Prioritisation is a huge part of modern life.


Prioritisation is an ESSENTIAL part of modern life.

I’m not talking solely about Agile here either. Yes we plan stories, yes we prioritise them to get them into the backlog but I’m aiming at a higher level. Life lessons that are useful to all of us.

How do we know what to do next? Perhaps you lean on your gut feeling to order your to-do list. Maybe it is real-time cost and budget implications that influence your priorities or does it come down to who shouts loudest?

Why is prioritisation important?

The experts would have us believe we are living through the Digital Age, also know as the Computer Age. Increasingly this has been more accurately redefined as the Information Age.

The society we live in today truly bombardes us with information. Whether it be TV, mobile, emails, blog posts, status updates, tweets, likes and check-in’s we are rarely unconnected to modern day life and have a vast amount of data and information at our disposal.

This flood of information leads to a problem: we often confuse the importance of everyday tasks and activities.

For instance how many times have we said “I don’t have time to read” or “I’d love to be able to go to the gym more”. Perhaps a more honest way to say this is “reading is not a high priority for me” or “I prioritise other activities higher than going to the gym”.

The decision not to spend time reading or working-out in the gym means you are spending time on other activities you consider more important. Consciously or unconsciously, we prioritise our life. The key is to prioritise effectively.

The Focus Quadrant

I’ve been introduced to a framework that helped me to grab this idea of effective prioritisation and certainly opened my eyes to some of the mistakes I made previously.

Stephen Covey, a sadly deceased educator, author and businessman, designed a matrix called The Focus Quadrant that categorises activities and helps us deal with the struggle of prioritisation by clearly outlining the conflicts involved.


Description Examples
A. Important/Urgent Tasks that are necessary usually deadline driven or time sensitive. This usually this means panic and problems. Fixing the server crash, firefighting a site outage, entering expenses before a deadline
B. Important/Not urgent Activities in direct alignment to your goals. Typically these tasks involve planning ahead. Prevention rather than cure. Relationship building, researching your next API, learning a new coding language, taking time out to exercise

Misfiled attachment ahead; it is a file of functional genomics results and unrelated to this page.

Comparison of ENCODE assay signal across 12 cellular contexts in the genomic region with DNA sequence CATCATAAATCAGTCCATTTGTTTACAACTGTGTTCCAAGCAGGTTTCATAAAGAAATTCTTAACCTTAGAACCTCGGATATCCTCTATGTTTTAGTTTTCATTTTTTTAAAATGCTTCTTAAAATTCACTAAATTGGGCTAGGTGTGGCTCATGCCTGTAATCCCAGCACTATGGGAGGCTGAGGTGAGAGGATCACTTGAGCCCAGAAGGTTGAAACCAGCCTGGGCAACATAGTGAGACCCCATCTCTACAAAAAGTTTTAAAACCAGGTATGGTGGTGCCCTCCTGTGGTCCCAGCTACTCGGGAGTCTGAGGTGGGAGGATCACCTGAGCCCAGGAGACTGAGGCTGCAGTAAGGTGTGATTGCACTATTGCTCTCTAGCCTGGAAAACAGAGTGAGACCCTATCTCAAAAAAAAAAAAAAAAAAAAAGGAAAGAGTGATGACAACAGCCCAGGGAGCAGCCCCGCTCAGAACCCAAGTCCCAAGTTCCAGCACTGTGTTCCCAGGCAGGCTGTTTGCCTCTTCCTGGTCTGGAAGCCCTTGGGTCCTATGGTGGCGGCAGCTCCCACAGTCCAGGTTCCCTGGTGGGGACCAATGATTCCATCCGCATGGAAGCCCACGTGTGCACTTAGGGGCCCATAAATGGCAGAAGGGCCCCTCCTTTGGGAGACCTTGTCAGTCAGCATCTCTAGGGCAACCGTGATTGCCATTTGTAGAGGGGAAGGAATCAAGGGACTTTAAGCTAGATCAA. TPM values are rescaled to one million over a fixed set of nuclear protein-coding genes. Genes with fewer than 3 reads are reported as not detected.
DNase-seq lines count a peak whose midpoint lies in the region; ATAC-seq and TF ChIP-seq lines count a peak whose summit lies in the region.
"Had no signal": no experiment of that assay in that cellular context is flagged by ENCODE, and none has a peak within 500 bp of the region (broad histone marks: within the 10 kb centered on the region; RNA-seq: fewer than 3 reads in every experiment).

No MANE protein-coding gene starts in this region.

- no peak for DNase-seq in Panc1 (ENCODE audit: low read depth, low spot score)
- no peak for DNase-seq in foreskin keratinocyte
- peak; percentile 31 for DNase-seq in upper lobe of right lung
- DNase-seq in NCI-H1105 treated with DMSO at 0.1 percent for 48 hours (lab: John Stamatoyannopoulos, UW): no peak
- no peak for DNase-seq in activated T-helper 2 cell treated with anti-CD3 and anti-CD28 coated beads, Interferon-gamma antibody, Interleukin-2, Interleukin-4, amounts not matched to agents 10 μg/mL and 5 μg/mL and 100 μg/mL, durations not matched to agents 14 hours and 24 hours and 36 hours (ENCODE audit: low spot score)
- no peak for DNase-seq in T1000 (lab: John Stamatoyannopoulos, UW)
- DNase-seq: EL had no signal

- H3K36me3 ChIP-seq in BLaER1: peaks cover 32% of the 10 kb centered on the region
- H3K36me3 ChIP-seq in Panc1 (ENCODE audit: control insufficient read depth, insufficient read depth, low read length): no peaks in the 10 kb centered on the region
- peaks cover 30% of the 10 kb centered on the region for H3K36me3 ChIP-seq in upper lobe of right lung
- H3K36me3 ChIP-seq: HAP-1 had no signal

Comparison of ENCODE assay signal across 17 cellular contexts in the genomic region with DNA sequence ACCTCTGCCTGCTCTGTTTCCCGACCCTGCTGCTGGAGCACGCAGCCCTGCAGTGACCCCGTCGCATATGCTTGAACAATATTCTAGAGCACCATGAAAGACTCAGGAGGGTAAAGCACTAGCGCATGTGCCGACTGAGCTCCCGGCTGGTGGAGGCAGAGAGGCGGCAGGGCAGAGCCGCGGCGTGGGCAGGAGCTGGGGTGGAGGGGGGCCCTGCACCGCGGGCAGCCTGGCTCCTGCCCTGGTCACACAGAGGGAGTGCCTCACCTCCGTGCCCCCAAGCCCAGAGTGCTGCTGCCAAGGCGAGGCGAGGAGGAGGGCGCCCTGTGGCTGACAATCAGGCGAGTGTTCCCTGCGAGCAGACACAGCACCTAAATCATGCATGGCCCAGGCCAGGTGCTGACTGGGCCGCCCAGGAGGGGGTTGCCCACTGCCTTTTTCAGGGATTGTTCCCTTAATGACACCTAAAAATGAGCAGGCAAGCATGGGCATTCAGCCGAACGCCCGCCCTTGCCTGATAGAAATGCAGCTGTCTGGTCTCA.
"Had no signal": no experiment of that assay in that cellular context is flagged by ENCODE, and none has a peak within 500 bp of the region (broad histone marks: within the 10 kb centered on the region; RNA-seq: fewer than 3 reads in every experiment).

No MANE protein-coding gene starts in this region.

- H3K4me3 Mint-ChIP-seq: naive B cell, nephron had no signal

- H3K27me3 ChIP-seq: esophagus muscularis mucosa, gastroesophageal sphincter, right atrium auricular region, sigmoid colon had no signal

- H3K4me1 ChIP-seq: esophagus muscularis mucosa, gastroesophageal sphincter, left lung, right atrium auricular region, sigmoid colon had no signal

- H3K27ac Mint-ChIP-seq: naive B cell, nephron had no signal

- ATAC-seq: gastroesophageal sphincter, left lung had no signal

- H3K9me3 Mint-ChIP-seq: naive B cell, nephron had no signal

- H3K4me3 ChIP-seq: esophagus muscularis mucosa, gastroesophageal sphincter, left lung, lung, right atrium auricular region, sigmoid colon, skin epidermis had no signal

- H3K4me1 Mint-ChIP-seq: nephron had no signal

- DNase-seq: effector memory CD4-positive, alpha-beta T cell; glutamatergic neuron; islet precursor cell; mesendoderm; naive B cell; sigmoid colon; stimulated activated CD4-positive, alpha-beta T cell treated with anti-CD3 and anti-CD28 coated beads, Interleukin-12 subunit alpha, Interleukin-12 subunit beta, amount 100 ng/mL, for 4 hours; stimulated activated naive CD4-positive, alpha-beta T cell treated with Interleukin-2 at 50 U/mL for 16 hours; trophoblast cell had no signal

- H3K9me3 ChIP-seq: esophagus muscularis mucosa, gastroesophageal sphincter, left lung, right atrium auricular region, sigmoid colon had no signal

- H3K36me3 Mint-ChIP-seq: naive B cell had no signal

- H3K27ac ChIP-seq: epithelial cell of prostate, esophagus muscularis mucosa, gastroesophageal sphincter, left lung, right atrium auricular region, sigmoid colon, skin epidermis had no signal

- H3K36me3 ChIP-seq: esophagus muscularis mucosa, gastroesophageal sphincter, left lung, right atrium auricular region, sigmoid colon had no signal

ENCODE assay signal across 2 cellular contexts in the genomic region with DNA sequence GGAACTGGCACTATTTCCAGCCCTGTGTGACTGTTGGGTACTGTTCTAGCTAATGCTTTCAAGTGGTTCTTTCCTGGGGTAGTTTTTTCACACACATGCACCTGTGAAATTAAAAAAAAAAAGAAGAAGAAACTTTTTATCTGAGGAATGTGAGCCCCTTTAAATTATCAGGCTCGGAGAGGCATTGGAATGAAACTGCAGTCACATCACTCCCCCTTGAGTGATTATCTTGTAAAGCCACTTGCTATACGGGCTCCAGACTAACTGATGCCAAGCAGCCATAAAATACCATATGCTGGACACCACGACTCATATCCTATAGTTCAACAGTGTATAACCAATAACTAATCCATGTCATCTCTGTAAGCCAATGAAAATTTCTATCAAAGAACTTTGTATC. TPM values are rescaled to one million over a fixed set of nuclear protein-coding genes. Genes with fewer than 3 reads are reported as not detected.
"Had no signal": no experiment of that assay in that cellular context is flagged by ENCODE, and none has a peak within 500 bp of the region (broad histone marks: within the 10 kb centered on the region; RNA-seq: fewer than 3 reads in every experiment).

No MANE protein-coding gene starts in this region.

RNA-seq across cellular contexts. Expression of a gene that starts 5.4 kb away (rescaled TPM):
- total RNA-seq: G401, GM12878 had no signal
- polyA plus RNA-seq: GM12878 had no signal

C. Not important/Urgent Activities that seem important but in reality are not. It’s thought these tasks will make you popular as you are responding to requests for your time. Going to a meeting, answering the phone, replying instantly on IMs or email
D. Not important/Not urgent While it would seem pleasant enough to live here permentantly, in reality these activities are time wasters that should be eliminated as much as possible. Playing video games, surfing the net, getting a tea or coffee, flicking through the magazine on your desk

How does this help?

Covey’s point is that if we have a long list of items and activities and we are struggling to prioritise them, spending 20 minutes writing the list down and assigning each task A, B, C or D can help clarify importance.

For me the interesting part is that we should not be spending too much time in A. This goes against our natural reaction that A is good - probably the fault of our education system. In fact category A is considered beneficial only in the short term. We are not overly productive even if we spend a lot of time on A category tasks. We really want to shift our attention to more longer term plans.

Category B on the other hand is considered the sweet spot. This is where we are doing our best work. It is where we will be ticking off a lot of our important long term goals. Yes we all have different goals but the majority of the goals we want to achieve fit into B - non urgent and important.

For category C there is a great saying ‘The quadrant of deception’. These are tasks we THINK are urgent but in reality they are not. Considered to be a distraction, get used to politely saying no to any activities in the C category. We should look to regain control of our time and not be forced to respond when it suits others.

Finally category D is the worst place to spend your time. It’s okay to roam across each of these four quadrants but if we identify we are spending too much time in quadrant D we need to step back, reassess and pick up a task more aligned to our goals - ideally something from category B.

Money => mouth

While this is useful in theory, we of course need to be realistic. You should factor in time for impromptu interruptions - saying no to every meeting isn’t possible and this isn’t an excuse to push back difficult tasks. However, the next time your to-do list gets unmanageable, take time out to clarify your priorities.

Now my current my to-do list looks like this…

  1. Investigate a blip in our API performance (A)
  2. Scope out our next API (B)
  3. Improve the way our current API deploys to production (B)
  4. Send out a team update to interested parties (C)
  5. Go and grab a cup of tea :) (D)